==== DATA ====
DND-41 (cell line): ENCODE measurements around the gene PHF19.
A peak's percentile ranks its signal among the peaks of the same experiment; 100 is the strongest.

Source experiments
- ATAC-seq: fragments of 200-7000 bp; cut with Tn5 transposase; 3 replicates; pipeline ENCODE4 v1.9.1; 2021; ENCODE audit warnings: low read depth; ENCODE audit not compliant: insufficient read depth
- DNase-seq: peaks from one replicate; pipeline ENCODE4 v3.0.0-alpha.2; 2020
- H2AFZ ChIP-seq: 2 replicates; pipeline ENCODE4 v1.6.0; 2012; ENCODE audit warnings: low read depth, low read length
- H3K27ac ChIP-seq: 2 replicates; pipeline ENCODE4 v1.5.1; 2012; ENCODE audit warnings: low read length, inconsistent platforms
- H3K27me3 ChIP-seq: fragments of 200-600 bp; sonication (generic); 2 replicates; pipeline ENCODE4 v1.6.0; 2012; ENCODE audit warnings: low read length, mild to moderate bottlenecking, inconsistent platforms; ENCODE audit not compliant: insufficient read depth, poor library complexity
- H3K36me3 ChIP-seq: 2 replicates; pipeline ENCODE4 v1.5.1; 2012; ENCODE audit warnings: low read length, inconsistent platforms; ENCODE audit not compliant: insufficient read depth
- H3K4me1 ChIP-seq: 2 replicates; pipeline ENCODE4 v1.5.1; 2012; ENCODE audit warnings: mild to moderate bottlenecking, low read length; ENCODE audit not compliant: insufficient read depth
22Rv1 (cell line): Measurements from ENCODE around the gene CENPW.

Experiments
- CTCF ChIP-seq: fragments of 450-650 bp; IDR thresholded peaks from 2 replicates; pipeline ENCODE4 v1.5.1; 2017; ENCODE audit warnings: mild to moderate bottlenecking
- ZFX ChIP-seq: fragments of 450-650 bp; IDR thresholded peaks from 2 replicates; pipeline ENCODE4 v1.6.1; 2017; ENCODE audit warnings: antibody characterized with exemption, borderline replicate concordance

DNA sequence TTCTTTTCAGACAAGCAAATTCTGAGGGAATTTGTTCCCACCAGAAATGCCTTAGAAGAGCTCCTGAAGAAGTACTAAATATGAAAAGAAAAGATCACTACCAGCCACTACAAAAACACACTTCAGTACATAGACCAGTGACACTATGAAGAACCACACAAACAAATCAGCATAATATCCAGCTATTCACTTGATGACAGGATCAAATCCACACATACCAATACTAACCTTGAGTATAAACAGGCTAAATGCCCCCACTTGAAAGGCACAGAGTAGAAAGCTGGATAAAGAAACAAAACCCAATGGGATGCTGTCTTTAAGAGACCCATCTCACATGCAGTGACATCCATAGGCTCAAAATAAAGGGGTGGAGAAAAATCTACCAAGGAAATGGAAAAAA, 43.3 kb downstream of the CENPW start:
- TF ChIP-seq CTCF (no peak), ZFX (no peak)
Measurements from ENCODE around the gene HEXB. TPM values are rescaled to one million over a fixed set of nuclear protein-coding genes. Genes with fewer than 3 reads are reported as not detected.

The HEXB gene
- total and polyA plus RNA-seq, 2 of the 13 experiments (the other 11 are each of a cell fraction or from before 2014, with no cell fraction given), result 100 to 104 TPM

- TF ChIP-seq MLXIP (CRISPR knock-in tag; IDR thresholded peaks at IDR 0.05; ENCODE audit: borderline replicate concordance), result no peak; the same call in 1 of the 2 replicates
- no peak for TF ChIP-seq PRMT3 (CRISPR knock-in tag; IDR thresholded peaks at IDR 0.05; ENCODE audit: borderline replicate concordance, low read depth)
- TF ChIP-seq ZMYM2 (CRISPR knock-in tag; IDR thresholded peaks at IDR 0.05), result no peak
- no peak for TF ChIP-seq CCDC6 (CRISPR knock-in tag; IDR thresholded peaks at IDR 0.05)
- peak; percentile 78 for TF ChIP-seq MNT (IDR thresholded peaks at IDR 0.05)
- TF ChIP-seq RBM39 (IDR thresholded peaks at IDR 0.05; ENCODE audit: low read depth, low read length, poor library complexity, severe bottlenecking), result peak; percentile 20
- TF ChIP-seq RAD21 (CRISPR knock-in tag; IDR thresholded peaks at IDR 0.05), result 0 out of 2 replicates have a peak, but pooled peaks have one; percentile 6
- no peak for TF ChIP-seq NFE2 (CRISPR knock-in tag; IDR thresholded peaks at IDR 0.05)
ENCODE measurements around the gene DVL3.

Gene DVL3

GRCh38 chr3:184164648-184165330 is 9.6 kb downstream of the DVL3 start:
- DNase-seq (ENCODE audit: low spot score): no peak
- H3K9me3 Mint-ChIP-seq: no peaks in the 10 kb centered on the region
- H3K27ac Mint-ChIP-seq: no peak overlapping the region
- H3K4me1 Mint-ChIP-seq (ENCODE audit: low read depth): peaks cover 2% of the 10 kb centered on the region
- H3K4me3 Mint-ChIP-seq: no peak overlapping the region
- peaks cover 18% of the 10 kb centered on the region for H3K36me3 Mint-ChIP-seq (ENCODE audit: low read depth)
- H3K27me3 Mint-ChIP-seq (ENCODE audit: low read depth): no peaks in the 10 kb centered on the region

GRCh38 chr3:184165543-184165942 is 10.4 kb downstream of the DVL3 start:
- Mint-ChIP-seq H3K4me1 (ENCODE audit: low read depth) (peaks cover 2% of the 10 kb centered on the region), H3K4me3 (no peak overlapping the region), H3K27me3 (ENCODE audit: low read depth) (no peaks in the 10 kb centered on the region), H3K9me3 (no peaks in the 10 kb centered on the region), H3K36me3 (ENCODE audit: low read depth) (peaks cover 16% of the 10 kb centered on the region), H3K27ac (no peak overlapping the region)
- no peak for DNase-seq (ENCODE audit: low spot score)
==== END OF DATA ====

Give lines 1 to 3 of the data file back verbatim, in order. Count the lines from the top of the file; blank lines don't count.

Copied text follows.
DND-41 (cell line): ENCODE measurements around the gene PHF19.
A peak's percentile ranks its signal among the peaks of the same experiment; 100 is the strongest.

Source experiments